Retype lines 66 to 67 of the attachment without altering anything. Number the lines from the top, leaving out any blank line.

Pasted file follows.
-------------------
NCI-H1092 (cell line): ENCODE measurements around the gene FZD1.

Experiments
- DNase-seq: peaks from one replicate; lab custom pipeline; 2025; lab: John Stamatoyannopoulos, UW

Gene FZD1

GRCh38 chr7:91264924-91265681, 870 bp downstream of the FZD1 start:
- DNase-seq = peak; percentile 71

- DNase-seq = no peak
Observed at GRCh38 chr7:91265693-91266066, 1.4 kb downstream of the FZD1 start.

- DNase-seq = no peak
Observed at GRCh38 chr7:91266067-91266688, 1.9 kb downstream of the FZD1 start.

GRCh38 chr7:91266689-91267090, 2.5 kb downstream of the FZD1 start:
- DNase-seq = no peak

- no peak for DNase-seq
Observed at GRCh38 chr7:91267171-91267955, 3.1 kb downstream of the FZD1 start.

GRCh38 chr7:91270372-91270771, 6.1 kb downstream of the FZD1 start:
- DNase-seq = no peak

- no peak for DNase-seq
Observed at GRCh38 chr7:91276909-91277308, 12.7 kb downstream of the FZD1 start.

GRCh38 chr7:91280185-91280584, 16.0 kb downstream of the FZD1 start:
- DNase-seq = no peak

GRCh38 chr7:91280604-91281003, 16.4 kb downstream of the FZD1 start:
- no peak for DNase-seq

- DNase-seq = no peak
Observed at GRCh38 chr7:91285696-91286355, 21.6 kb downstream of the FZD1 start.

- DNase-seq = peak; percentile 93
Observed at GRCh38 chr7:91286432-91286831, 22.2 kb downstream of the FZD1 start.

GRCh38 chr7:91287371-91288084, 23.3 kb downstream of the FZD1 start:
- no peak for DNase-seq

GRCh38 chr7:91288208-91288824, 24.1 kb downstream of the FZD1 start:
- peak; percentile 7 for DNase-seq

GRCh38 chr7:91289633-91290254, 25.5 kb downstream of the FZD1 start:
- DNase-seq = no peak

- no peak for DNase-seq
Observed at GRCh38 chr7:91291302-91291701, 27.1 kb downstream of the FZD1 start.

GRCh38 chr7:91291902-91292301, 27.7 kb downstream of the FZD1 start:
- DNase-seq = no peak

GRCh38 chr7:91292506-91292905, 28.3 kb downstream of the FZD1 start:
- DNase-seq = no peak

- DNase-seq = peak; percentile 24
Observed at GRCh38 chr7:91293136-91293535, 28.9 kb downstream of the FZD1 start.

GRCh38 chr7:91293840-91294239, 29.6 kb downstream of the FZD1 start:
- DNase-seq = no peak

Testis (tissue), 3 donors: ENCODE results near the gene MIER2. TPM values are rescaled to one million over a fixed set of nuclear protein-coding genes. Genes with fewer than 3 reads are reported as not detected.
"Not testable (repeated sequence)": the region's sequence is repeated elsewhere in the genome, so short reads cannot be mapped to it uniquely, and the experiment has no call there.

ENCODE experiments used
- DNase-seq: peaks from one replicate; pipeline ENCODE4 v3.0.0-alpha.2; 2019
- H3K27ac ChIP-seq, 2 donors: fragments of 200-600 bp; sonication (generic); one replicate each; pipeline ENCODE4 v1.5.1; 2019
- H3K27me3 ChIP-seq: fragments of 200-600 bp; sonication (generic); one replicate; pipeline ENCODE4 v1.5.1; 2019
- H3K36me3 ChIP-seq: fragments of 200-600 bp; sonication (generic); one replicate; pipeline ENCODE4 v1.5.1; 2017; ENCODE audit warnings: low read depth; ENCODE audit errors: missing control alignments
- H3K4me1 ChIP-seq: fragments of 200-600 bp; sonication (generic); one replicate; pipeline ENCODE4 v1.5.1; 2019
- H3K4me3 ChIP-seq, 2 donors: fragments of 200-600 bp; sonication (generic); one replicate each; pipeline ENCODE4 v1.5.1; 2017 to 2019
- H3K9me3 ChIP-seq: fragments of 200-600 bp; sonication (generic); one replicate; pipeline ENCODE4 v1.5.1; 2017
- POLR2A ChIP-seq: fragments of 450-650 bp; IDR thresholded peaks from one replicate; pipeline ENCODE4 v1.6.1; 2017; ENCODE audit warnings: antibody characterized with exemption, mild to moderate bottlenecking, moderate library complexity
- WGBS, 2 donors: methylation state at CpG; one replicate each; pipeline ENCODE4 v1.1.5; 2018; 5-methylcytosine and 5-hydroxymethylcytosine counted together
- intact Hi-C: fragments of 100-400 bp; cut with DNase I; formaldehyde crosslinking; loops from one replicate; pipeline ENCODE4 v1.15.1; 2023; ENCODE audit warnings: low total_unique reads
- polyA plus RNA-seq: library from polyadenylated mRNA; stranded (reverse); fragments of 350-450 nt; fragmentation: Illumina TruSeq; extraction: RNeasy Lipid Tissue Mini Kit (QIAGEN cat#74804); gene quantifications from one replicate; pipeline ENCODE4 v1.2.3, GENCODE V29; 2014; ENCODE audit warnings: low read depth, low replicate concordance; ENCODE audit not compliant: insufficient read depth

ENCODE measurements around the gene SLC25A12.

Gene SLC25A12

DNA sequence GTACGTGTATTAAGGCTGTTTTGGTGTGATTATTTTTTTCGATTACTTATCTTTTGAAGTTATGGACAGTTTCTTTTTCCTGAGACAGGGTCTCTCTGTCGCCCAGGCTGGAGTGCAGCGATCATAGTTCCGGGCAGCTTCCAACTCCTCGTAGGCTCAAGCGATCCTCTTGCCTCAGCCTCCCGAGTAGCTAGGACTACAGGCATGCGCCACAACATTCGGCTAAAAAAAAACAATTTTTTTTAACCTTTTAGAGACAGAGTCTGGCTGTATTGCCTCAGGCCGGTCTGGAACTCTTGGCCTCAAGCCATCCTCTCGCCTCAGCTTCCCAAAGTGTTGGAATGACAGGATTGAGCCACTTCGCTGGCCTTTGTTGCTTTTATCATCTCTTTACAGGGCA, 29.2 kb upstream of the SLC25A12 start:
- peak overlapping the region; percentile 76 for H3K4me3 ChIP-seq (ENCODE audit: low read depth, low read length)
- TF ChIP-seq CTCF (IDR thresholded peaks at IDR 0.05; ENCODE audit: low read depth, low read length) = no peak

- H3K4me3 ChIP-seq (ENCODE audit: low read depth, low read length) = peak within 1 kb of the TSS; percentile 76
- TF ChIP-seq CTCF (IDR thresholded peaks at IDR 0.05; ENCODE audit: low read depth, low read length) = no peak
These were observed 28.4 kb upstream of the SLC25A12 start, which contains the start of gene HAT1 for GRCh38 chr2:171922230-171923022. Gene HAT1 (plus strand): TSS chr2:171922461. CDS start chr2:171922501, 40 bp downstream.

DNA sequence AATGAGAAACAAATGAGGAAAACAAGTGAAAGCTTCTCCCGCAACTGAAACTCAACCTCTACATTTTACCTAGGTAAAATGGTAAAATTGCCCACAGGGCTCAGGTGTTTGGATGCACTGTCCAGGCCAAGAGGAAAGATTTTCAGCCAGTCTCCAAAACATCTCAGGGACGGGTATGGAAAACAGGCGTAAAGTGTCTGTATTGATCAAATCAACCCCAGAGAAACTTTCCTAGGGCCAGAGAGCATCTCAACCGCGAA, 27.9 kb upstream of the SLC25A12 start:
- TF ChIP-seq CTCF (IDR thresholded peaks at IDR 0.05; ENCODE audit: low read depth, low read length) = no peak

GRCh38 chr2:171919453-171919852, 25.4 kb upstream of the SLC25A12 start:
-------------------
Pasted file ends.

- TF ChIP-seq CTCF (IDR thresholded peaks at IDR 0.05; ENCODE audit: low read depth, low read length) = no peak

GRCh38 chr2:171919453-171919852, 25.4 kb upstream of the SLC25A12 start: